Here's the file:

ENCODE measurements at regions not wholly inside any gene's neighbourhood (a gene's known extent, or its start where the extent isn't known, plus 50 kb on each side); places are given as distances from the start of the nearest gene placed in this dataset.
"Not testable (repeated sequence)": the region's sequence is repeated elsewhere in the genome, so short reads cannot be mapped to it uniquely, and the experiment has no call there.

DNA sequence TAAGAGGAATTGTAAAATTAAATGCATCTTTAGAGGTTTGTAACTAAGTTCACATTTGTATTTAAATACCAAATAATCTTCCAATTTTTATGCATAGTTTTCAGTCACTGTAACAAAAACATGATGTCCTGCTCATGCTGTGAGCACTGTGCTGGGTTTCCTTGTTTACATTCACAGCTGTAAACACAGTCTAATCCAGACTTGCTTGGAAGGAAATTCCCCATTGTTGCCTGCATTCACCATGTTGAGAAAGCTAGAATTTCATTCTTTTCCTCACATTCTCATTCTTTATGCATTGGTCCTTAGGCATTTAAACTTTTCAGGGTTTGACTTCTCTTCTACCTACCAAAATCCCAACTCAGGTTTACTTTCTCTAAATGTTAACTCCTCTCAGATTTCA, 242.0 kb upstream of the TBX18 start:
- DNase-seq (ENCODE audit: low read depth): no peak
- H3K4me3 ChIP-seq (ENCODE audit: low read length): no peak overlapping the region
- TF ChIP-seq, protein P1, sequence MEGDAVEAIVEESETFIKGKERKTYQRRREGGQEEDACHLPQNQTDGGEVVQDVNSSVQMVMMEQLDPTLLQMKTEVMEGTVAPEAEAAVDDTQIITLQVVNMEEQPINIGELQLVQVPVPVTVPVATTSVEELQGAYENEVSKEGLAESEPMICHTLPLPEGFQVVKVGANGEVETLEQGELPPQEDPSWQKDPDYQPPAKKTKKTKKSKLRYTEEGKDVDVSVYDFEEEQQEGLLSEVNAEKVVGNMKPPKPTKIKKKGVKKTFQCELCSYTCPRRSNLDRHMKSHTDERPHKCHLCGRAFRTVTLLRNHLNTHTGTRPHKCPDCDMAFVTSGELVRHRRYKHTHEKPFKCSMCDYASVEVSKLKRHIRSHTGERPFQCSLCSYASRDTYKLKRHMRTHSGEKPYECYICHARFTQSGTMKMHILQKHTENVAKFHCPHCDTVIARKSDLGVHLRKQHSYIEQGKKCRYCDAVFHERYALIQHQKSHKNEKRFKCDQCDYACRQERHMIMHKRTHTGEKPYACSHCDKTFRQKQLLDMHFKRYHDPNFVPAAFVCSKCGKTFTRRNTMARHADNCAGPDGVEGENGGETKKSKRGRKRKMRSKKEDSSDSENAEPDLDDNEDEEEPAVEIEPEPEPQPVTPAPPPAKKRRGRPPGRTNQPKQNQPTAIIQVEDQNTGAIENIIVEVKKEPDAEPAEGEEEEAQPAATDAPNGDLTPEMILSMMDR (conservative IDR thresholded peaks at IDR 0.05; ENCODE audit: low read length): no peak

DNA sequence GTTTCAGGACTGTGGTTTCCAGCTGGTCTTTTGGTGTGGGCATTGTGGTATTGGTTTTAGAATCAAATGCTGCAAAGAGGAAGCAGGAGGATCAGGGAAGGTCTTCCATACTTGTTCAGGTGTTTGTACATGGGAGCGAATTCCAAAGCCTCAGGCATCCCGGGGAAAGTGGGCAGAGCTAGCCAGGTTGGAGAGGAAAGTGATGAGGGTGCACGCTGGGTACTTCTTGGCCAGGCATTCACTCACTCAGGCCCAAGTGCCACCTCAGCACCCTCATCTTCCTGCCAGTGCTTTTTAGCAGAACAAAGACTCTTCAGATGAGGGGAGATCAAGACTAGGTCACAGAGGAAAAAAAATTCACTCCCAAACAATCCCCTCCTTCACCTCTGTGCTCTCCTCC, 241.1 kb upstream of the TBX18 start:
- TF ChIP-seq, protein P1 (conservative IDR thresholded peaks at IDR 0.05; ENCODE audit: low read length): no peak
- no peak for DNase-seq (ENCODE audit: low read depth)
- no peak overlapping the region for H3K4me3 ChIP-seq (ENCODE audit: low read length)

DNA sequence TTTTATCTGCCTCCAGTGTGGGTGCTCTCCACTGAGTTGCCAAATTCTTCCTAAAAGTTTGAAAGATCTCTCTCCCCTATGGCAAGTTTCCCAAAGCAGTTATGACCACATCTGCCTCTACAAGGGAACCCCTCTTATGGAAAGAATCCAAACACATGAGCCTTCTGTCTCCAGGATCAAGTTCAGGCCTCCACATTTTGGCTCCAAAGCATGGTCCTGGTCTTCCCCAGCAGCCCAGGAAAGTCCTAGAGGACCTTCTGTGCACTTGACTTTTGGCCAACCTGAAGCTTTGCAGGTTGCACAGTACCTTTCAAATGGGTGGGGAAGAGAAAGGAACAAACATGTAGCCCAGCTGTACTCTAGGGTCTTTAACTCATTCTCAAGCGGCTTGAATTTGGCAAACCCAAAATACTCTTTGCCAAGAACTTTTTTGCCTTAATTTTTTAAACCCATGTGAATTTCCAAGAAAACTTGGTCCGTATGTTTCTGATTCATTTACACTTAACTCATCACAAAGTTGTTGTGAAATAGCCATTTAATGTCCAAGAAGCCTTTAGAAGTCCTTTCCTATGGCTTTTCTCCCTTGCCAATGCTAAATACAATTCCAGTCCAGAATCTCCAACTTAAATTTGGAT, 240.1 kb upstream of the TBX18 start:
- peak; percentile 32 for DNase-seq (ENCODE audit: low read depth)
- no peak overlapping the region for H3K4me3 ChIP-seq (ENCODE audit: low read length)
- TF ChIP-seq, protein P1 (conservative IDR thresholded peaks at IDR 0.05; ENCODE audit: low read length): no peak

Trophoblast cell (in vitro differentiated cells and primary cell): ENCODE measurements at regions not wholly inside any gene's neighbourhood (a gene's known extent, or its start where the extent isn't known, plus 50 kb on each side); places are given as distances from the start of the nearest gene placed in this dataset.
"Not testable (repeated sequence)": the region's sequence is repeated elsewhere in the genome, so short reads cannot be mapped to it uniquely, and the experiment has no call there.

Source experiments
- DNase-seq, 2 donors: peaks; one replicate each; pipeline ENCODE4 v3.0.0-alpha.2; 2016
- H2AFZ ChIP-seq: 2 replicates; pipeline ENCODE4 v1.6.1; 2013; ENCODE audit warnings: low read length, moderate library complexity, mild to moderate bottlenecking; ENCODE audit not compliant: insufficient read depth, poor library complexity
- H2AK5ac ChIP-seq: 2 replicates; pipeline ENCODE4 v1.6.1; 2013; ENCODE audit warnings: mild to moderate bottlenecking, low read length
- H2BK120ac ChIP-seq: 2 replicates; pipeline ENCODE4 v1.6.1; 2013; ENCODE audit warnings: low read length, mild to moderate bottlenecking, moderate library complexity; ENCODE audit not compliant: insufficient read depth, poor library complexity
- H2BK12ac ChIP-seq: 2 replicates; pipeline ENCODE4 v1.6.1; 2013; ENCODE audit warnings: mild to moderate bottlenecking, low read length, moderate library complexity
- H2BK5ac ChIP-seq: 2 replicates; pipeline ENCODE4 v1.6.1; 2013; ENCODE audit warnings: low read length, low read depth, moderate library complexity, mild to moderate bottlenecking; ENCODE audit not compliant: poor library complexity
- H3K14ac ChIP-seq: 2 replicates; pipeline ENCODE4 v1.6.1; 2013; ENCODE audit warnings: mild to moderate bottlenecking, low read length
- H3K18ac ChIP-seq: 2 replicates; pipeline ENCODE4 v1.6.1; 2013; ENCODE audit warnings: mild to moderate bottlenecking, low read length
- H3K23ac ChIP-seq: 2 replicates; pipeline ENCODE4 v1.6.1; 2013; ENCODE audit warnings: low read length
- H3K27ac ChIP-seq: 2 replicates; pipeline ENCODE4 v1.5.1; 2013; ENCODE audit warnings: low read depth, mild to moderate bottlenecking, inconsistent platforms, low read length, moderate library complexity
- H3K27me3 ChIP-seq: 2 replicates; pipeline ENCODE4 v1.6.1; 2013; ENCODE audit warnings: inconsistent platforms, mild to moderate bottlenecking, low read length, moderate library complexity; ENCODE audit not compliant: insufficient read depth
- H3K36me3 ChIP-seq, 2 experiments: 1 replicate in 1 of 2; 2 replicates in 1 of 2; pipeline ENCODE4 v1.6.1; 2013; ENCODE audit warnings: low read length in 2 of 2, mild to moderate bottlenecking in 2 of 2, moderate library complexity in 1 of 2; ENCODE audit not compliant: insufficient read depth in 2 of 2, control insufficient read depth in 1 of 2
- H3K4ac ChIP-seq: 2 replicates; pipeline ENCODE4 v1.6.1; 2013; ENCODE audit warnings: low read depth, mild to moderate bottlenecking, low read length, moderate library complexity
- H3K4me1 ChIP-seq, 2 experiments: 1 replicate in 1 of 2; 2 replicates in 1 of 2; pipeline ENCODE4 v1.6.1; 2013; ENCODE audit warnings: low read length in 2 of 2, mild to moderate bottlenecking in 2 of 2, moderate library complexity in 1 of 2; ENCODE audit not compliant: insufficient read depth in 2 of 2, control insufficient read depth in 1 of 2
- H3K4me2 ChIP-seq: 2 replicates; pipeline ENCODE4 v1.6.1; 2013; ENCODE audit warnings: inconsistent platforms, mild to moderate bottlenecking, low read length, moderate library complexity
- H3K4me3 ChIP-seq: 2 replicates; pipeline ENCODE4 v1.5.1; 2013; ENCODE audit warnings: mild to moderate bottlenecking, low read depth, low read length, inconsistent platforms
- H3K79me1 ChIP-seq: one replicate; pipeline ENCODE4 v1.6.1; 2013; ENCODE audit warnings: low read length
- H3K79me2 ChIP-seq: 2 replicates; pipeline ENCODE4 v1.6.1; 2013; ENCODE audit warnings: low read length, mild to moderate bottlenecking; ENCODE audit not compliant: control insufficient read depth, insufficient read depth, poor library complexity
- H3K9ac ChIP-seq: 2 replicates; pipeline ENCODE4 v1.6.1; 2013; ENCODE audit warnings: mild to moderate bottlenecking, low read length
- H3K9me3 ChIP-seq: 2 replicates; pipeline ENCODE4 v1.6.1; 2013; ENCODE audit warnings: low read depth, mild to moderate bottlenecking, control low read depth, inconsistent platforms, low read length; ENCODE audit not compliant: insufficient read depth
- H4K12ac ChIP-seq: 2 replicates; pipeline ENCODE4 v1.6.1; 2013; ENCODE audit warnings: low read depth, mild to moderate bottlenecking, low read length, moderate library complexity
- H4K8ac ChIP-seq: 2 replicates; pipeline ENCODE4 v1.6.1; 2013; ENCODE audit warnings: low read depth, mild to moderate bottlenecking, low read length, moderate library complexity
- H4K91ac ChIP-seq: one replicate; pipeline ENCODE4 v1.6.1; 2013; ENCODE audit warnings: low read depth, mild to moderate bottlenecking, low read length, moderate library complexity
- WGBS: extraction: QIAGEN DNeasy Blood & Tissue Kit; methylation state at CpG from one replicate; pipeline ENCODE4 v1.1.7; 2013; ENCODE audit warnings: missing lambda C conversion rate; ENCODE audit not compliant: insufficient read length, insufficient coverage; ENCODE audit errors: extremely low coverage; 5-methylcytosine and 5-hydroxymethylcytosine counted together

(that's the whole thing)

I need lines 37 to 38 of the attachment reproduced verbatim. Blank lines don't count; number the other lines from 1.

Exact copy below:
- H3K9me3 ChIP-seq: 2 replicates; pipeline ENCODE4 v1.6.1; 2013; ENCODE audit warnings: low read depth, mild to moderate bottlenecking, control low read depth, inconsistent platforms, low read length; ENCODE audit not compliant: insufficient read depth
- H4K12ac ChIP-seq: 2 replicates; pipeline ENCODE4 v1.6.1; 2013; ENCODE audit warnings: low read depth, mild to moderate bottlenecking, low read length, moderate library complexity